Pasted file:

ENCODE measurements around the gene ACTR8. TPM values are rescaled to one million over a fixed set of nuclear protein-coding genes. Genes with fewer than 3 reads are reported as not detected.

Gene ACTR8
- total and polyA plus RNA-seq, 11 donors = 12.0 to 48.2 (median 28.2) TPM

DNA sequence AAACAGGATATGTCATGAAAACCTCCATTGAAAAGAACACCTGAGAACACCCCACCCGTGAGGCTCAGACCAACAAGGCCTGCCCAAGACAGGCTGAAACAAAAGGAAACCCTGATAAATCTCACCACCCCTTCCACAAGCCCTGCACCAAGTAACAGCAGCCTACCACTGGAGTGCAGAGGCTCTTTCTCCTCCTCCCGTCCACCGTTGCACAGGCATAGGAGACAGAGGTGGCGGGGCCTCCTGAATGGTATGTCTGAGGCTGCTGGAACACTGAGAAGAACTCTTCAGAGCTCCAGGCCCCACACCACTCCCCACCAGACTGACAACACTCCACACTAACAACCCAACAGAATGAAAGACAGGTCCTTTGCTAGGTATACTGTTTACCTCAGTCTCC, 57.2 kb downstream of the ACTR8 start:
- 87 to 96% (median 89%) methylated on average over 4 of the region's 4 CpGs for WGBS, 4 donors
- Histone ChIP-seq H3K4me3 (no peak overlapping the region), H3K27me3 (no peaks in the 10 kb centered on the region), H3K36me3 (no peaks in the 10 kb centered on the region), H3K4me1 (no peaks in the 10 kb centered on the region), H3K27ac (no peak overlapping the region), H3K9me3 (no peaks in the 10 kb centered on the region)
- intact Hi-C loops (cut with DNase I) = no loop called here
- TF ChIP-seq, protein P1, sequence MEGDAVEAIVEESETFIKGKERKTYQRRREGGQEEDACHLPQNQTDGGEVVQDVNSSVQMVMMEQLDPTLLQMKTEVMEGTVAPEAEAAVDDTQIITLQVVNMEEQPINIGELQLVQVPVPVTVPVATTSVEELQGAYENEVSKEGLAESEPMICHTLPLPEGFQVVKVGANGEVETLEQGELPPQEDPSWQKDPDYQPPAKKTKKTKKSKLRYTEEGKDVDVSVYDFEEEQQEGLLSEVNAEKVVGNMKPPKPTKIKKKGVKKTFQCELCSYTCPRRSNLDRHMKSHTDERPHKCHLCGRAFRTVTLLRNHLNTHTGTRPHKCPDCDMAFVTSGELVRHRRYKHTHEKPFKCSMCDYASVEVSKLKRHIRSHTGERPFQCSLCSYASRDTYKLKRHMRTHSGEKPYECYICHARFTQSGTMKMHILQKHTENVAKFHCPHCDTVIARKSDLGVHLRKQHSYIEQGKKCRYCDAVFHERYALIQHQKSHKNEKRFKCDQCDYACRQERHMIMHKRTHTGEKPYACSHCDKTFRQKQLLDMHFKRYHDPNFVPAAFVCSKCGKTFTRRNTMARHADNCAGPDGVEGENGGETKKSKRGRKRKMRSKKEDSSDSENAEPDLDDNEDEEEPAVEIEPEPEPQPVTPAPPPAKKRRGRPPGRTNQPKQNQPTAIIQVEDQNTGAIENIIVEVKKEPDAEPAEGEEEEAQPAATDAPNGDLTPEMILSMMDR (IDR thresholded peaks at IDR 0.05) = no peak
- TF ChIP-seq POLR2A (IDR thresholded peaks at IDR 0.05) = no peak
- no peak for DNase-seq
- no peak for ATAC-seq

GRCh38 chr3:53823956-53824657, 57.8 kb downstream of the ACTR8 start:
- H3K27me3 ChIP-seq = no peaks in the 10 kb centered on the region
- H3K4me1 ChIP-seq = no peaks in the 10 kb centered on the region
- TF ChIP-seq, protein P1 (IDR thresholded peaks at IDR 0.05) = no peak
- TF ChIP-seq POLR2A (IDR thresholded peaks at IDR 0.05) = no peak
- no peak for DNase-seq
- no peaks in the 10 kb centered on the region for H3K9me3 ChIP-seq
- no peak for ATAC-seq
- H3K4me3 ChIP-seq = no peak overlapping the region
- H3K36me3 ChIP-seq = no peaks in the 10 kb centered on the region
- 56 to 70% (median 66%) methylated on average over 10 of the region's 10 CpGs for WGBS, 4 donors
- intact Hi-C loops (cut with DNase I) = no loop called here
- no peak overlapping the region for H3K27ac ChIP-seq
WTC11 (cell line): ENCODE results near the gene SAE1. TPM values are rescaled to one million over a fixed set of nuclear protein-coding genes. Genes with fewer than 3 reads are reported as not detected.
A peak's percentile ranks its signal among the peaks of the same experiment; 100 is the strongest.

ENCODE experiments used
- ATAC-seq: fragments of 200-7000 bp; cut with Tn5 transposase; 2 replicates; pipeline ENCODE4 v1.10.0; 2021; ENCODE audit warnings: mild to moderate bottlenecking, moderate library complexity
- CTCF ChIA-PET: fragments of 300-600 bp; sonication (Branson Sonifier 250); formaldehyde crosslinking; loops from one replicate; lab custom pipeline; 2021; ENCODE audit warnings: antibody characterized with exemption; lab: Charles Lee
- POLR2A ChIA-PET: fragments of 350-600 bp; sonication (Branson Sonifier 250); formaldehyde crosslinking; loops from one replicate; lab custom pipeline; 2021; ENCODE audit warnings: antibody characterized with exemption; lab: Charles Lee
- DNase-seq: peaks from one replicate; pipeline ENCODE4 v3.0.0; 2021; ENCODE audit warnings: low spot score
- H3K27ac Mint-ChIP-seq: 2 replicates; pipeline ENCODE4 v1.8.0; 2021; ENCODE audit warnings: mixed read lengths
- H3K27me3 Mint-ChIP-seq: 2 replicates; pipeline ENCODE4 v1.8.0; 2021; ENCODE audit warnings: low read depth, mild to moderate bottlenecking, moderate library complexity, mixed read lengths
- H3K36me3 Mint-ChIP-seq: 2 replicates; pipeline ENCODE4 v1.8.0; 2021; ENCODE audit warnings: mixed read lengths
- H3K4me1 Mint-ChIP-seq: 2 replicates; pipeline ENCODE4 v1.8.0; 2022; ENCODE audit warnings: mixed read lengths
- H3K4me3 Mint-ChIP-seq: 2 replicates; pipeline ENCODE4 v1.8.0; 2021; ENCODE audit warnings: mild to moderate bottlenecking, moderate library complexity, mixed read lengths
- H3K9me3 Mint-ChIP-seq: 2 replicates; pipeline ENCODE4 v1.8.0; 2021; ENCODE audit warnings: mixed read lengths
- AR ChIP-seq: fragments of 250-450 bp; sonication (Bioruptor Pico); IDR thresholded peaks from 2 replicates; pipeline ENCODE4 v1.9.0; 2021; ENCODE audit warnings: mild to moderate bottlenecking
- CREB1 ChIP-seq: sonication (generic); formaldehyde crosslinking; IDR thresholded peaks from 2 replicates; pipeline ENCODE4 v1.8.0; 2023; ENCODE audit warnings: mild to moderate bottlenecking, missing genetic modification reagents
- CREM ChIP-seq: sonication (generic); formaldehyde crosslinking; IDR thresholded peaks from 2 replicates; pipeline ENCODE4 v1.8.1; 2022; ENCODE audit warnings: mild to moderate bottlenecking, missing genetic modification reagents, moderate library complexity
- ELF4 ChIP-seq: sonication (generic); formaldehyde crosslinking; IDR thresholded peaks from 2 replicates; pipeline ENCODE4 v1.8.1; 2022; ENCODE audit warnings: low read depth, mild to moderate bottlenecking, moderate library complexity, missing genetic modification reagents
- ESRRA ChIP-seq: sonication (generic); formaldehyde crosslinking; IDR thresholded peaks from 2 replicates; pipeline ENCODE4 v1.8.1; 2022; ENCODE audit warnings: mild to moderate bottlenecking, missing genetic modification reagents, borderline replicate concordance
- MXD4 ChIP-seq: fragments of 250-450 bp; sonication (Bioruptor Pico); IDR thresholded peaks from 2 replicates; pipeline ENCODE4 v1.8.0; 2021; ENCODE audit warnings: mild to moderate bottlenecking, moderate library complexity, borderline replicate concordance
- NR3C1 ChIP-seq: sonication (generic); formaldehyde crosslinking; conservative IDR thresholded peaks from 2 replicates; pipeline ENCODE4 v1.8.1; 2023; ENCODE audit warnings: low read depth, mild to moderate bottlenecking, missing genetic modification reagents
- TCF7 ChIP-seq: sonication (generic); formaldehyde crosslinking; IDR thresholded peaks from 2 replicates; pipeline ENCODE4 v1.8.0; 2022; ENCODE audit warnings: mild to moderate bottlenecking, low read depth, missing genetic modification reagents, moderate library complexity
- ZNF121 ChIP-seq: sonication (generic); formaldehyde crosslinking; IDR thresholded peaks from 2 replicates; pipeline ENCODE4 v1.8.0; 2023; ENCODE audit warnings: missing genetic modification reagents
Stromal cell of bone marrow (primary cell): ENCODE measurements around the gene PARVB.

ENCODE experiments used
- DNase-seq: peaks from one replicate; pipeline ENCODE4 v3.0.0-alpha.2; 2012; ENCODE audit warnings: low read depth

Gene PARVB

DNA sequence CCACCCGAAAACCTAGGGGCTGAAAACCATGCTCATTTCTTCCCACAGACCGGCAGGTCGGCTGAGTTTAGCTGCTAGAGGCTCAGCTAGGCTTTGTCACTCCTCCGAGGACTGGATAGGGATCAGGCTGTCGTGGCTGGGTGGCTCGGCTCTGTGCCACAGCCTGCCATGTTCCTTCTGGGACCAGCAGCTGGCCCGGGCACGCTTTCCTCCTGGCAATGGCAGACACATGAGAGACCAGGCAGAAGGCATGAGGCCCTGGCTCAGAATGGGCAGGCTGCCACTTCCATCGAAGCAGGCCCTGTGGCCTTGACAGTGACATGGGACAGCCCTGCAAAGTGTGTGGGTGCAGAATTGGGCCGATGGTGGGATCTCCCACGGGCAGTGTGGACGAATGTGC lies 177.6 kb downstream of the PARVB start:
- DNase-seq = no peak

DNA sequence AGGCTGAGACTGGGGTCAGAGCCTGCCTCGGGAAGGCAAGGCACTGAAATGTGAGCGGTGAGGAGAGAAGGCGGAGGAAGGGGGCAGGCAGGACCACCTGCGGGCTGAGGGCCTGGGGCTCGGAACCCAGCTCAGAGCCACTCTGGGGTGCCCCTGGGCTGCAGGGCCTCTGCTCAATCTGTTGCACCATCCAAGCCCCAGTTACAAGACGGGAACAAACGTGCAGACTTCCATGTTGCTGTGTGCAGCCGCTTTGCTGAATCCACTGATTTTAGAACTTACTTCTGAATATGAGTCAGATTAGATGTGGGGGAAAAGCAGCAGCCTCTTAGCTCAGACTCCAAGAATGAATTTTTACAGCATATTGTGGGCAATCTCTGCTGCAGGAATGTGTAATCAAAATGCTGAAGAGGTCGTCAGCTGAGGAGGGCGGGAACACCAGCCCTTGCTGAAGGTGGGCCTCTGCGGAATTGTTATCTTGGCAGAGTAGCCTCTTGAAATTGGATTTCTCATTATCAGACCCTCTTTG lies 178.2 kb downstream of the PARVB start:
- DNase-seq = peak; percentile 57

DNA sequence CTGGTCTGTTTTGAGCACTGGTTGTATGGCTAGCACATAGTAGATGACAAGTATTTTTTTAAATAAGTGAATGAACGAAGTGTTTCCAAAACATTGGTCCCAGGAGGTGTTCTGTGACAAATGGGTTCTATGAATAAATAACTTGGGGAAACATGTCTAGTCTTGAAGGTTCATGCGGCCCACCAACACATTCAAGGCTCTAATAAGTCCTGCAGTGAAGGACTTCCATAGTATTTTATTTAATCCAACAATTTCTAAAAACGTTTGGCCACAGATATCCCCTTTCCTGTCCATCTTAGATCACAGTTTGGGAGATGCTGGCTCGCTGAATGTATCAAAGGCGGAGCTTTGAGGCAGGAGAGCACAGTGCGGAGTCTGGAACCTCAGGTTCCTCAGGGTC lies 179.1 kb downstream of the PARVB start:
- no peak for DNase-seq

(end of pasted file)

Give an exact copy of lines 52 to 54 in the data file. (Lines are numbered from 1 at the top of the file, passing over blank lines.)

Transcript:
- DNase-seq = no peak

DNA sequence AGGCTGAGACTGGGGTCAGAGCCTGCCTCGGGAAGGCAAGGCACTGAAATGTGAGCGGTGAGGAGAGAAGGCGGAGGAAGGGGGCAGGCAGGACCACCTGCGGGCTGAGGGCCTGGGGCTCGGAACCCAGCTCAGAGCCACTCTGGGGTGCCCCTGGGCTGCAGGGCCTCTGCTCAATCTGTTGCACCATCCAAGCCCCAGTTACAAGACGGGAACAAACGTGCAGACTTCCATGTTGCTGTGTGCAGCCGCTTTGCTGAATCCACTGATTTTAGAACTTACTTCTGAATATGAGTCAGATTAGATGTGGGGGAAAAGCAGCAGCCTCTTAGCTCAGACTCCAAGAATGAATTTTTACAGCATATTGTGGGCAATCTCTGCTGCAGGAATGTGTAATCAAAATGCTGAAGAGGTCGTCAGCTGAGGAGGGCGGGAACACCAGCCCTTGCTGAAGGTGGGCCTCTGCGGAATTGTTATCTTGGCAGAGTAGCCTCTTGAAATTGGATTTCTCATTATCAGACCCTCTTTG lies 178.2 kb downstream of the PARVB start:
- DNase-seq = peak; percentile 57